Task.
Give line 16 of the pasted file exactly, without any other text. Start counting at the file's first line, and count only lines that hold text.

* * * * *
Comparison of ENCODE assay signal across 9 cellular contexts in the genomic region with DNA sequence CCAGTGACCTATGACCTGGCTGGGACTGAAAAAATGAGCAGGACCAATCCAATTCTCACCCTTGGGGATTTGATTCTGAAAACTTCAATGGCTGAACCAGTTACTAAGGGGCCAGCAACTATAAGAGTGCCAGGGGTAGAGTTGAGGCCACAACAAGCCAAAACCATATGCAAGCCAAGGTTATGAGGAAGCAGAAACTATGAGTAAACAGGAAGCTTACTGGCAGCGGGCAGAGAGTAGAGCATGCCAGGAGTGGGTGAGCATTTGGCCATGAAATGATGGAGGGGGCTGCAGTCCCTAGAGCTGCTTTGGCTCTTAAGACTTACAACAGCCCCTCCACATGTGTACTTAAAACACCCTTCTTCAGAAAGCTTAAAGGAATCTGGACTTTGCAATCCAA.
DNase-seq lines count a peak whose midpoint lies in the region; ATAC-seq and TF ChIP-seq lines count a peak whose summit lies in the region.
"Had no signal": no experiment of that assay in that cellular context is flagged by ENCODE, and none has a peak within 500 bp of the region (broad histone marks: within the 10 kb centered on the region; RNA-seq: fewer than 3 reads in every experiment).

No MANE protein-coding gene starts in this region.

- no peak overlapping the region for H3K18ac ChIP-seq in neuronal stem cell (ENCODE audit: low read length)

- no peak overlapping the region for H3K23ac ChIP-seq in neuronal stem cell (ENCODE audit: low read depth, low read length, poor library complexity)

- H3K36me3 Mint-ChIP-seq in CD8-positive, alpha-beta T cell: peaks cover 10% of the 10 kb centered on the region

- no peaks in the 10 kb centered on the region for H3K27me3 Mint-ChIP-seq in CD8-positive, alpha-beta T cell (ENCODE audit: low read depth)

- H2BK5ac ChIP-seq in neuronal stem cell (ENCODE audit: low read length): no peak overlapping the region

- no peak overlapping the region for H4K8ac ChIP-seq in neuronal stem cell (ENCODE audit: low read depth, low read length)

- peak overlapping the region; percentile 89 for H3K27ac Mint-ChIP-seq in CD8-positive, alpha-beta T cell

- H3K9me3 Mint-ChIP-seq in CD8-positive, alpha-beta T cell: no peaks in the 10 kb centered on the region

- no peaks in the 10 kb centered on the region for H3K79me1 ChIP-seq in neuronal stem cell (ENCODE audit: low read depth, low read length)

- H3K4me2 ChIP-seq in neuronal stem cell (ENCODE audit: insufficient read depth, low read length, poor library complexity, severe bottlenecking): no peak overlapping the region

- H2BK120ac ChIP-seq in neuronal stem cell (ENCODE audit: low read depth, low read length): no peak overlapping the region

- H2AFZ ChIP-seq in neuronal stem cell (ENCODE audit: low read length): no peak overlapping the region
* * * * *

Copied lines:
- H2AFZ ChIP-seq in neuronal stem cell (ENCODE audit: low read length): no peak overlapping the region